MH-TAILOR(5) [nmh-1.5] MH-TAILOR(5)
mh-tailor, mts.conf - mail transport customization for nmh message handler
The file /etc/nmh/mts.conf defines run-time options for those nmh programs which interact (in some form) with the message transport system.
At present, these (user) programs are: ap, conflict, inc, msgchk, msh, post, rcvdist, and rcvpack.
Each option should be given on a single line. Blank lines and lines which begin with `#' are ignored. The options available along with
default values and a description of their meanings are listed below:
The mail transport method to use. The two acceptable options are smtp (which is the default), and sendmail.
If you use smtp, this will enable a direct SMTP (simple mail transport protocol) interface in nmh. When sending mail, instead of
passing the message to the mail transport agent, post will open a socket connection to the mail port on the machine specified in the
If you use sendmail, then post will send messages by forking a local copy of sendmail. Currently it will still speak SMTP with this
local copy of sendmail.
The hostname nmh considers local. It should typically be a fully qualified hostname. If this is not set, depending on the version of
UNIX you're running, nmh will query the system for this value (e.g. uname, gethostname, etc.), and attempt to fully qualify this
If you are using POP to retrieve new messages, you may want to set this value to the name of the POP server, so that outgoing message
appear to have originated on the POP server.
If this is set, a `.' followed by this string will be appended to your hostname.
This should only be needed, if for some reason nmh is not able to fully qualify the hostname returned by the system (e.g. uname, geth-
This option specifies the host name that nmh will give in the SMTP HELO (and EHLO) command, when posting mail. If not set, the
default is to use the host name that nmh considers local (see localname above). If this option is set, but empty, no HELO command
will be given.
Although the HELO command is required by RFC-821, many SMTP servers do not require it. Early versions of SendMail will fail if the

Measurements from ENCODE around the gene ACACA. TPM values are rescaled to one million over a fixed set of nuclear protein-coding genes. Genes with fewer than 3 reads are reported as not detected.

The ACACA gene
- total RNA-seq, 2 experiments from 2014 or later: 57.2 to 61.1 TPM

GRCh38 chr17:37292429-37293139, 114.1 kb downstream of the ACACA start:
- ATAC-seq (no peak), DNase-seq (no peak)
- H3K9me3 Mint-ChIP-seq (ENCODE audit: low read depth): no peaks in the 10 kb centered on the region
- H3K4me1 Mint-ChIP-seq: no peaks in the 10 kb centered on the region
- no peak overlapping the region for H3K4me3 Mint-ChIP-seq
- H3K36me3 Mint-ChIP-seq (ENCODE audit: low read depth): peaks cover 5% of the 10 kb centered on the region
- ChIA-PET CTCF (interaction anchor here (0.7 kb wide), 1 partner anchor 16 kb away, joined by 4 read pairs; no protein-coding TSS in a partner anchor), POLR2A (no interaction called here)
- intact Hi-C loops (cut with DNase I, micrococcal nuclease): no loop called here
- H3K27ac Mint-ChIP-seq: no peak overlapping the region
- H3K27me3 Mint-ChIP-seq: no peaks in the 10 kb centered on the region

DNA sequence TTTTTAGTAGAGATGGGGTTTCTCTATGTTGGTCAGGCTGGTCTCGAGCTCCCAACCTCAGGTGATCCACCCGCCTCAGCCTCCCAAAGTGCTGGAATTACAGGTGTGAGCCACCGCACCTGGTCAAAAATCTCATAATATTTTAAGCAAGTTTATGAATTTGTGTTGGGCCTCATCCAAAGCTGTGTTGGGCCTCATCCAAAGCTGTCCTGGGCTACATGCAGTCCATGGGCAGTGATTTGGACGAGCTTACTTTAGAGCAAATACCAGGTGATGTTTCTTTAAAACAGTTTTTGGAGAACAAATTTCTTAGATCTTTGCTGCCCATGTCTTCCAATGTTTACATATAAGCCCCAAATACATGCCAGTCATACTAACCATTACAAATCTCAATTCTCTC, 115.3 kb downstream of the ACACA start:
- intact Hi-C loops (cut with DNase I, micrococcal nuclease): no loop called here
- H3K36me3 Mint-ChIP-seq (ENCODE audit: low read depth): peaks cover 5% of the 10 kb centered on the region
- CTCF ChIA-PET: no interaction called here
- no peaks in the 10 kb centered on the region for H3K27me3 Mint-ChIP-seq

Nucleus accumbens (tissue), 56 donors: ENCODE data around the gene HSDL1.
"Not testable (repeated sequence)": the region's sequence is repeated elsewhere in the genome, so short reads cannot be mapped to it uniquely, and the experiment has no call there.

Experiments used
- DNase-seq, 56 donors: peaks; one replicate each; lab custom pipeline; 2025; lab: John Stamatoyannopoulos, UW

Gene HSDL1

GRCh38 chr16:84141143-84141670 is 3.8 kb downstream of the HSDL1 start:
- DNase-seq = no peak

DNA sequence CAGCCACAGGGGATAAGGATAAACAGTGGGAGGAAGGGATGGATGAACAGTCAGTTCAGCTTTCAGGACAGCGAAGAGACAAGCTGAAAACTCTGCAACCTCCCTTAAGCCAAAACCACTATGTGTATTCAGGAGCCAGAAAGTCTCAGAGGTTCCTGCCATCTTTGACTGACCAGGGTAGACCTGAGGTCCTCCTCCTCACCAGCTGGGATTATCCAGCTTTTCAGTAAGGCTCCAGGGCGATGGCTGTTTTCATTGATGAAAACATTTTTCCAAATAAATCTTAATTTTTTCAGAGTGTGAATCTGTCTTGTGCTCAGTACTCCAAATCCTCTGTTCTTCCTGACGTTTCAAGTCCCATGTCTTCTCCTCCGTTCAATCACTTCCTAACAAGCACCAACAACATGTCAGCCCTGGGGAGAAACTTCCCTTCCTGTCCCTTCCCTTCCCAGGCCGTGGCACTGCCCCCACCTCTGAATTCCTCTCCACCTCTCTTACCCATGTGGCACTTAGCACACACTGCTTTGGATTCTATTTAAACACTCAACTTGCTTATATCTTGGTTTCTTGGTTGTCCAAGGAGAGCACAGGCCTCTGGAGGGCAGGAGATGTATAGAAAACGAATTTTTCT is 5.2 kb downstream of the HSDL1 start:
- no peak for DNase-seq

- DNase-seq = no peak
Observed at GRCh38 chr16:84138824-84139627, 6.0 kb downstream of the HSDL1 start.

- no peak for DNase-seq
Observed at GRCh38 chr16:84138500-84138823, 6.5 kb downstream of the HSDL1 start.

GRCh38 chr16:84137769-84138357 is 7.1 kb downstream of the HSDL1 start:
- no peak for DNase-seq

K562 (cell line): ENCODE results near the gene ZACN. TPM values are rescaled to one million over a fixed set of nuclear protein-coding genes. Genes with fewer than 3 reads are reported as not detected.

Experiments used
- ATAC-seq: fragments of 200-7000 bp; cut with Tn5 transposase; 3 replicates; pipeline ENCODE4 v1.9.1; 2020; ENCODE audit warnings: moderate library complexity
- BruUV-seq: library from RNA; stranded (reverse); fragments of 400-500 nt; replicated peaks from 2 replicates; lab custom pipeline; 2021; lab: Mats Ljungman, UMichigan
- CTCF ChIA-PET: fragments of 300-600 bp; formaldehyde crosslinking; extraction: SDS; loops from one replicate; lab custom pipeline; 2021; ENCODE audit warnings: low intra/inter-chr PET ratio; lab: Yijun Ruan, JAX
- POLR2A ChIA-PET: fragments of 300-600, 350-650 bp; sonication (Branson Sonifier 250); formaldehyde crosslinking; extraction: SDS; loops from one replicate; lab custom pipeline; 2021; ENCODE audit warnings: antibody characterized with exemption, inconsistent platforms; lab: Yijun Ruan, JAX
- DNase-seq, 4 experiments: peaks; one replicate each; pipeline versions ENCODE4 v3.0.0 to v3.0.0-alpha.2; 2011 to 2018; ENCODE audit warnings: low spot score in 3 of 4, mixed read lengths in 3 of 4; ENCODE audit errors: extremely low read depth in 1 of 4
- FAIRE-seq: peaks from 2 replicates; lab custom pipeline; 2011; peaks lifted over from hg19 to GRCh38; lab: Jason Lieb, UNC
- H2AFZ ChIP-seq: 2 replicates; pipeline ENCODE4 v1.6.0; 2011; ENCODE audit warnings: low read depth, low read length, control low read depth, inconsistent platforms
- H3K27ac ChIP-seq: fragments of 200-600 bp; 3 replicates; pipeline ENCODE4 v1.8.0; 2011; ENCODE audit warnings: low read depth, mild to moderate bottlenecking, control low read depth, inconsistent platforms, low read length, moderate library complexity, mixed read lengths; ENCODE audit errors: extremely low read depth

hostname given in the HELO command is the local host. Later versions of SendMail will complain if you omit the HELO command. If you
run SendMail, find out what your system expects and set this field if needed.
This option is only used for UUCP mail. It specifies the name of the local host in the UUCP "domain". If not set, depending on the
version of UNIX you're running, nmh will query the system for this value. This has no equivalent in the nmh configuration file.
The directory where maildrops are kept. If this option is set, but empty, the user's home directory is used. This overrides the
default value chosen at the time of compilation.
The name of the maildrop file in the directory where maildrops are kept. If this is empty, the user's login name is used. This over-
rides the default value (which is empty).
mmdelim1: 01 01 01 01
The beginning-of-message delimiter for maildrops.
mmdelim2: 01 01 01 01
The end-of-message delimiter for maildrops.
The name of the system-wide default maildelivery file. See slocal(1) for the details.
The highest user-id which should NOT receive mail addressed to "everyone".
If set, then each user-id greater than "everyone" that has a login shell equivalent to the given value (e.g., "/bin/csh") indicates
that mail for "everyone" should not be sent to them. This is useful for handling admin, dummy, and guest logins.
This option is only available if you set mts to smtp.
A lists of hosts and networks which to look for SMTP servers when posting local mail. It turns out this is a major win for hosts
which don't run an message transport system. The value of servers should be one or more items. Each item is the name of a host which
is (hopefully) running a SMTP server.
This option is only available if you set mts to sendmail.
The pathname to the sendmail program.
Post Office Protocol
This option is only available if you have compiled nmh with POP support enabled (i.e., "--enable-pop").
The name of the default POP service host. If this is not set, then nmh looks in the standard maildrop areas for waiting mail, other-
wise the named POP service host is consulted.
A few words on locking: nmh has several methods for creating locks on files. When configuring nmh, you will need to decide on the locking
style and locking directory (if any). The first controls the method of locking, the second says where lock files should be created.
To configure nmh for kernel locking, use the "--with-locking=flock" configure option if you want to use the flock system call; use "--with-
locking=lockf" if you want to use the lockf system call; or use "--with-locking=fcntl" if you want to use the fcntl system call for kernel-
Instead of kernel locking, you can configure nmh to use dot locking by using "--with-locking=dot". Dot locking specifies that a file
should be created whose existence means "locked" and whose non-existence means "unlocked". The name of this file is constructed by append-
ing ".lock" to the name of the file being locked. If "--enable-lockdir=directory" is not specified at build time, lock files will be cre-
ated in the directory where the file being locked resides. Otherwise, lock files will be created in the directory specified by "--enable-
Prior to installing nmh, you should see how locking is done at your site, and set the appropriate values.
/etc/nmh/mts.conf nmh mts configuration file
As listed above
MH.6.8 11 June 2012 MH-TAILOR(5)